Floral homeotic genes that control the specification of meristem and organ identity in developing flowers have been isolated from both Arabidopsis thaliana and Antirrhinum majus. Most of these genes belong to a large family of regulatory genes and possess a characteristic DNA binding domain known as the MADS-box. Members of this gene family display primarily floral-specific expression and are homologous to transcription factors found in several animal and fungal species. Molecular evolutionary analyses reveal that there are appreciable differences in the substitution rates between different domains of these plant MADS-box genes. Phylogenetic analyses also demonstrate that members of the plant MADS-box gene family are organized into several distinct gene groups: the AGAMOUS, APETALA3/PISTILLATA and APETALA1/AGL9 groups. The shared evolutionary history of members of a gene group appear to reflect the distinct functional roles these MADS-box genes play in flower development. Molecular evolutionary analyses also suggest that these different gene groups were established in a relatively short span of evolutionary time and that the various floral homeotic loci originated even before the appearance of the flowering plants.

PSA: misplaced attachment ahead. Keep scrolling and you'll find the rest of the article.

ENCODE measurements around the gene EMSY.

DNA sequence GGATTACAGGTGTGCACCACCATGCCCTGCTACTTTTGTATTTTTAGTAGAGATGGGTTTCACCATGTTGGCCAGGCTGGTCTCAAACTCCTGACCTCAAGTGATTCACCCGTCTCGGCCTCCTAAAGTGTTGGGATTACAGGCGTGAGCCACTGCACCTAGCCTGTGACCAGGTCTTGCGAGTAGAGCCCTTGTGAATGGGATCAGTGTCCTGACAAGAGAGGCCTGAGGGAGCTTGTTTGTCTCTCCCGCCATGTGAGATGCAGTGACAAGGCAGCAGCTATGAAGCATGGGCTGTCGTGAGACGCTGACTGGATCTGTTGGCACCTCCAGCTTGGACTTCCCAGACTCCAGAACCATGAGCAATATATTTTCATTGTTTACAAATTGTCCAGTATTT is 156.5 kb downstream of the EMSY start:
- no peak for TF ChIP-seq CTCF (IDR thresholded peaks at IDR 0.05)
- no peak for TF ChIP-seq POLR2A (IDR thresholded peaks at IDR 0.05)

|Original language||English (US)|
|Number of pages||12|
|State||Published - 1995|
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